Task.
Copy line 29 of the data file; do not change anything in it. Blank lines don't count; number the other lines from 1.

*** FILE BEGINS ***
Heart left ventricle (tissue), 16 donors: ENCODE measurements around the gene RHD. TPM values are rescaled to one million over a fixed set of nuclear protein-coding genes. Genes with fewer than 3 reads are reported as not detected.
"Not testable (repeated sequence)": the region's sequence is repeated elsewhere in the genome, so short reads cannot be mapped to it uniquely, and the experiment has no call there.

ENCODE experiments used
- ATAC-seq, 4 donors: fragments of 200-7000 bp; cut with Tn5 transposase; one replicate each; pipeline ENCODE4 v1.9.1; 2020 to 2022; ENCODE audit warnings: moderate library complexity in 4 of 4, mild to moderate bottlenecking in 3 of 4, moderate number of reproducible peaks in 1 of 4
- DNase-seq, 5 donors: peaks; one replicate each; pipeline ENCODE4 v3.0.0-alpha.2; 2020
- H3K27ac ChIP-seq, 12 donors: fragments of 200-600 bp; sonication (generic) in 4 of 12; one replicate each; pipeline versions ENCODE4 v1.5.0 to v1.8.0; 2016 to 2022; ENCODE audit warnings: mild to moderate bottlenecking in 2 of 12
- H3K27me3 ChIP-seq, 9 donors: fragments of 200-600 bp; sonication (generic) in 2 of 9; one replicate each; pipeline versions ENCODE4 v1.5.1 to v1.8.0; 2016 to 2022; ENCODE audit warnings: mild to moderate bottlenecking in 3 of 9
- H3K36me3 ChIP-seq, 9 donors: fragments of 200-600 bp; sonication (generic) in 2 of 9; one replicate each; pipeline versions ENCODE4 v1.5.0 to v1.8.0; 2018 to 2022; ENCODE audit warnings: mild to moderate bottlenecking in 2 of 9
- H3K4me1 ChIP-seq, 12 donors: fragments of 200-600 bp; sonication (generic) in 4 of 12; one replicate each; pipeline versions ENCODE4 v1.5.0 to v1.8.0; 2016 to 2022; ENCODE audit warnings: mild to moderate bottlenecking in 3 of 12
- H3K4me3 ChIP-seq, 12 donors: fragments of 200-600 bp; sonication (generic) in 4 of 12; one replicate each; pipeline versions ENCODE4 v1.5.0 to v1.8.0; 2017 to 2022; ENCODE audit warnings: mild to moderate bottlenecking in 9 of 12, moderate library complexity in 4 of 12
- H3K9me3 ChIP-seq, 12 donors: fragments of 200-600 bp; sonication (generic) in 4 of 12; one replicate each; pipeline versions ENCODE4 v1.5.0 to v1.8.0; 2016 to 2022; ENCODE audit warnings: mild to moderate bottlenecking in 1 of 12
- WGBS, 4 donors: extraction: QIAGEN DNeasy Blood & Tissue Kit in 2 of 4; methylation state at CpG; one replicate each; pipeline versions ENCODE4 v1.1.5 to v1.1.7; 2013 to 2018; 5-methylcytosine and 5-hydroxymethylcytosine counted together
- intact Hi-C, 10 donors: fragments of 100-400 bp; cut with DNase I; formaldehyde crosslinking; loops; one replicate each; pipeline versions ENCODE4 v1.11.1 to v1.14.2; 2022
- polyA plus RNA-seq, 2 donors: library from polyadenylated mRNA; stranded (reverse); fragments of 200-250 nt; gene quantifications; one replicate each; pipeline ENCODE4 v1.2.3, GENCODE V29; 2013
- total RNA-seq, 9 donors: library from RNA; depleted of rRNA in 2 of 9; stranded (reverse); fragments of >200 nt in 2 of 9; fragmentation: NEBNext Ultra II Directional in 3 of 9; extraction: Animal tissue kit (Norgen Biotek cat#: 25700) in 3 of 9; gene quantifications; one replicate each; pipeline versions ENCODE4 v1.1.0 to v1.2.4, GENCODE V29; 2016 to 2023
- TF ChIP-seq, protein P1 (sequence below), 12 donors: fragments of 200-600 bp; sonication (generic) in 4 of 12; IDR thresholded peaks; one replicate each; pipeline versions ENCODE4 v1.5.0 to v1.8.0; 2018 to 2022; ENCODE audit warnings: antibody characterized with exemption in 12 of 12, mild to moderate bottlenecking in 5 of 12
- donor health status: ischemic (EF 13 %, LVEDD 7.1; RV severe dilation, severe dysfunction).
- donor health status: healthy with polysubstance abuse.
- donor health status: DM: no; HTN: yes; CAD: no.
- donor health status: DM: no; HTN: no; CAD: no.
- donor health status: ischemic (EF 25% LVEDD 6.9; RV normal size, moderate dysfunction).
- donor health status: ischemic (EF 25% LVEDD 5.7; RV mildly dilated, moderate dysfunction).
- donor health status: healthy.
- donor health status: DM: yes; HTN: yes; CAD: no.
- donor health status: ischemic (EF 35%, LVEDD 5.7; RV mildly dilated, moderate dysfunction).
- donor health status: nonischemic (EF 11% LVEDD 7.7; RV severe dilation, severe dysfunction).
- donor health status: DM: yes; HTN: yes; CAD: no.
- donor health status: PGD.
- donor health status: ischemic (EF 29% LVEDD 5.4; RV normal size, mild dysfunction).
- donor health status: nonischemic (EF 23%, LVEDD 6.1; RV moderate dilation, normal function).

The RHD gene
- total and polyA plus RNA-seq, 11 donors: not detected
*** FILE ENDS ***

- donor health status: ischemic (EF 29% LVEDD 5.4; RV normal size, mild dysfunction).